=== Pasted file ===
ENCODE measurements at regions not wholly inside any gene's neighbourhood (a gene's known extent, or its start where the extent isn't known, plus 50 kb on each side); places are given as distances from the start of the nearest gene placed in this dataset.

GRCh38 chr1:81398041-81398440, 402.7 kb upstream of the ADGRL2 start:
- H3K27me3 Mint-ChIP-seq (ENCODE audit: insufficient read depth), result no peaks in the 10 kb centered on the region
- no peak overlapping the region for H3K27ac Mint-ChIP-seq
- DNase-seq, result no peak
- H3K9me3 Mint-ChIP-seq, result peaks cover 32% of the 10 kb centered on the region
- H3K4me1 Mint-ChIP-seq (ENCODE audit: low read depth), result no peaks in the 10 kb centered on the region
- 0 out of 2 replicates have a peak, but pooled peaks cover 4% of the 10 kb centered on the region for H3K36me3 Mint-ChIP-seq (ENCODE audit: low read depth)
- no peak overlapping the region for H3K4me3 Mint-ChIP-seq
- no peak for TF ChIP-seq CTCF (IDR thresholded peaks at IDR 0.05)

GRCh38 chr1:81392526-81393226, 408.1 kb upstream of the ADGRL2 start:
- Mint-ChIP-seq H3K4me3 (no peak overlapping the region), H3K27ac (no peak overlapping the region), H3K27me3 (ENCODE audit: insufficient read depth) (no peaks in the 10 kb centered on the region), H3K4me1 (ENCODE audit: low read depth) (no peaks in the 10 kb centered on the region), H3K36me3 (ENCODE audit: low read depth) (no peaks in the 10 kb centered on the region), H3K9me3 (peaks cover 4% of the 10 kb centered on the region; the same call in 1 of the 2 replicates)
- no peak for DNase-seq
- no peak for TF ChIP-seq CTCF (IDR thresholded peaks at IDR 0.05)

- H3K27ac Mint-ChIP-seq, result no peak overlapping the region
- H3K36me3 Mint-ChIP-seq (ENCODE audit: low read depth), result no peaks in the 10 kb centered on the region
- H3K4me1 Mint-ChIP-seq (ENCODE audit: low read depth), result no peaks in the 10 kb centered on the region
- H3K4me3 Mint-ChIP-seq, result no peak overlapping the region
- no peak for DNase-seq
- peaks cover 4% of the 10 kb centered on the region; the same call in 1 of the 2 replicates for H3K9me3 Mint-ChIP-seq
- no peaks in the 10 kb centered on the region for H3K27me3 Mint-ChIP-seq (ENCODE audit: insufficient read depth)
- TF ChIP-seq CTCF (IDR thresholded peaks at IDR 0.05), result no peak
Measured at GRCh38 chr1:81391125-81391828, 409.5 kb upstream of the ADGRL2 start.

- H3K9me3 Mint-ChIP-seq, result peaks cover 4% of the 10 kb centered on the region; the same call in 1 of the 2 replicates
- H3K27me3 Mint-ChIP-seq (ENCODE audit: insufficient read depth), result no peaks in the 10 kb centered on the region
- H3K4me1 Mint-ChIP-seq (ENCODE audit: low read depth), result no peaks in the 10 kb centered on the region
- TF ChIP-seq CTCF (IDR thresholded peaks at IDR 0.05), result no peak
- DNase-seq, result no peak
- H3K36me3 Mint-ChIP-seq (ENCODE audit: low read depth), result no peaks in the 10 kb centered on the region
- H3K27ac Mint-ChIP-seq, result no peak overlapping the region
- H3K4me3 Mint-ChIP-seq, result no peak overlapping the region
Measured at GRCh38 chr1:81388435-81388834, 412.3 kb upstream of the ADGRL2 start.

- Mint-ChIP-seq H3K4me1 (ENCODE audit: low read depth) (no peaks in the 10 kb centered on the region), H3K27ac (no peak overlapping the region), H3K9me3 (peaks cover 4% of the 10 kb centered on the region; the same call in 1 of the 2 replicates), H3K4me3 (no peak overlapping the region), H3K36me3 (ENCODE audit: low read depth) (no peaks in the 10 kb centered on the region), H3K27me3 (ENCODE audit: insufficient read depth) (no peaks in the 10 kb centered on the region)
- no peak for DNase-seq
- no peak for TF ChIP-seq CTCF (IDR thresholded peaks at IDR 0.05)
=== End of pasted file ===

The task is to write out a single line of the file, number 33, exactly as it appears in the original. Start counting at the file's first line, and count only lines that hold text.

- Mint-ChIP-seq H3K4me1 (ENCODE audit: low read depth) (no peaks in the 10 kb centered on the region), H3K27ac (no peak overlapping the region), H3K9me3 (peaks cover 4% of the 10 kb centered on the region; the same call in 1 of the 2 replicates), H3K4me3 (no peak overlapping the region), H3K36me3 (ENCODE audit: low read depth) (no peaks in the 10 kb centered on the region), H3K27me3 (ENCODE audit: insufficient read depth) (no peaks in the 10 kb centered on the region)